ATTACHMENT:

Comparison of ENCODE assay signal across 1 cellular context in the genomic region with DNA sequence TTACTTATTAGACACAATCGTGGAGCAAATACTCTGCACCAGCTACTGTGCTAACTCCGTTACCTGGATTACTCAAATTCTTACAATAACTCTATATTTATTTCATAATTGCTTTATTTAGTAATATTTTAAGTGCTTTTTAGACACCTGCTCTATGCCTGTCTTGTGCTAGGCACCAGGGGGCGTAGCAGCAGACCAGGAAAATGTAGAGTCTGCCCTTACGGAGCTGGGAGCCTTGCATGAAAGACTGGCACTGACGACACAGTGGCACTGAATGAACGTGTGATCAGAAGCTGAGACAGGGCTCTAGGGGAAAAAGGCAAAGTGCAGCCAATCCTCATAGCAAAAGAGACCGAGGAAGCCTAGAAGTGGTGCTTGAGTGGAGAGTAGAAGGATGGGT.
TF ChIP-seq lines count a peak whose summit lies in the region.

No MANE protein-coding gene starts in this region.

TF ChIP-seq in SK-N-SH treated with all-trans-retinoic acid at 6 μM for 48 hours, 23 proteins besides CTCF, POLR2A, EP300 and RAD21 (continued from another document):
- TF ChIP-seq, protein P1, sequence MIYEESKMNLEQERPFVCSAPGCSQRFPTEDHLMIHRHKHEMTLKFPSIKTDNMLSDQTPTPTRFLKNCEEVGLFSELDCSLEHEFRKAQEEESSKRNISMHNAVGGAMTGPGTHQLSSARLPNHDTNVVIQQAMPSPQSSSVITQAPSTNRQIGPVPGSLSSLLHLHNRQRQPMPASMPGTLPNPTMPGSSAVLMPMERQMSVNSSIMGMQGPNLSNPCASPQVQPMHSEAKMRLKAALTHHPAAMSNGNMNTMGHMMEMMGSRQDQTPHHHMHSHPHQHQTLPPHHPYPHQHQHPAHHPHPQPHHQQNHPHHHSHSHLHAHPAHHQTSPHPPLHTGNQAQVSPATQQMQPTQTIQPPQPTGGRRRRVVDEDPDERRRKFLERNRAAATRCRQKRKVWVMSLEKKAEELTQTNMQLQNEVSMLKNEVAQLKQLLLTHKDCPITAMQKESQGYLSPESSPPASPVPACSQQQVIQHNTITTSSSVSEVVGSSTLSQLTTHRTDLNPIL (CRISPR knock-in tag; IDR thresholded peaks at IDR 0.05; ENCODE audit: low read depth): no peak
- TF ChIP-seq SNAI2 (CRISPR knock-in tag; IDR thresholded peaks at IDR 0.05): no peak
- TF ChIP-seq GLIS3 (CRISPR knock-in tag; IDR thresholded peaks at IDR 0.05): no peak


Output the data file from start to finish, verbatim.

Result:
Comparison of ENCODE assay signal across 1 cellular context in the genomic region with DNA sequence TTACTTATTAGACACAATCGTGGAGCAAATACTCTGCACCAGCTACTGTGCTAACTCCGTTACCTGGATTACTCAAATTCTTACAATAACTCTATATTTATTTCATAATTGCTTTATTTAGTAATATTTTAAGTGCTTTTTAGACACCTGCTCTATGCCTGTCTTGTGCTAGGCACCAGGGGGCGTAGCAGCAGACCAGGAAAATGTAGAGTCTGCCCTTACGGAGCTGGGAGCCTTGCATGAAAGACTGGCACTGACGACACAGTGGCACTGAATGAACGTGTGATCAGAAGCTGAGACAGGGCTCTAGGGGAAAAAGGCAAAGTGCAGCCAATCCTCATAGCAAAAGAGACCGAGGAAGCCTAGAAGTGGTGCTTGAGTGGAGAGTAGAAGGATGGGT.
TF ChIP-seq lines count a peak whose summit lies in the region.

No MANE protein-coding gene starts in this region.

TF ChIP-seq in SK-N-SH treated with all-trans-retinoic acid at 6 μM for 48 hours, 23 proteins besides CTCF, POLR2A, EP300 and RAD21 (continued from another document):
- TF ChIP-seq, protein P1, sequence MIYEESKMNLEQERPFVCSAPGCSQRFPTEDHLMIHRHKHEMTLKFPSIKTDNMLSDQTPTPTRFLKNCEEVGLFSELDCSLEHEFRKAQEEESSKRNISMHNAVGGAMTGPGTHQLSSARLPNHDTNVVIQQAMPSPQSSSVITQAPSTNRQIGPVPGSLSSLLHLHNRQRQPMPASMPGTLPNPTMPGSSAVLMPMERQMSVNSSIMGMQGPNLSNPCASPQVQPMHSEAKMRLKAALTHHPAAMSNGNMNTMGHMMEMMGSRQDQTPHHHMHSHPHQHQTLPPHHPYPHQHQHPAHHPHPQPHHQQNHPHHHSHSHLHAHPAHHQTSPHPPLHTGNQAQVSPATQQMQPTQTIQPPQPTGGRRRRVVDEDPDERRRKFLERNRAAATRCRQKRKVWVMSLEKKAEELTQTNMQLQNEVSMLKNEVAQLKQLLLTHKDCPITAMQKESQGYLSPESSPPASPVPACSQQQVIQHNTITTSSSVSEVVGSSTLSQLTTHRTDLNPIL (CRISPR knock-in tag; IDR thresholded peaks at IDR 0.05; ENCODE audit: low read depth): no peak
- TF ChIP-seq SNAI2 (CRISPR knock-in tag; IDR thresholded peaks at IDR 0.05): no peak
- TF ChIP-seq GLIS3 (CRISPR knock-in tag; IDR thresholded peaks at IDR 0.05): no peak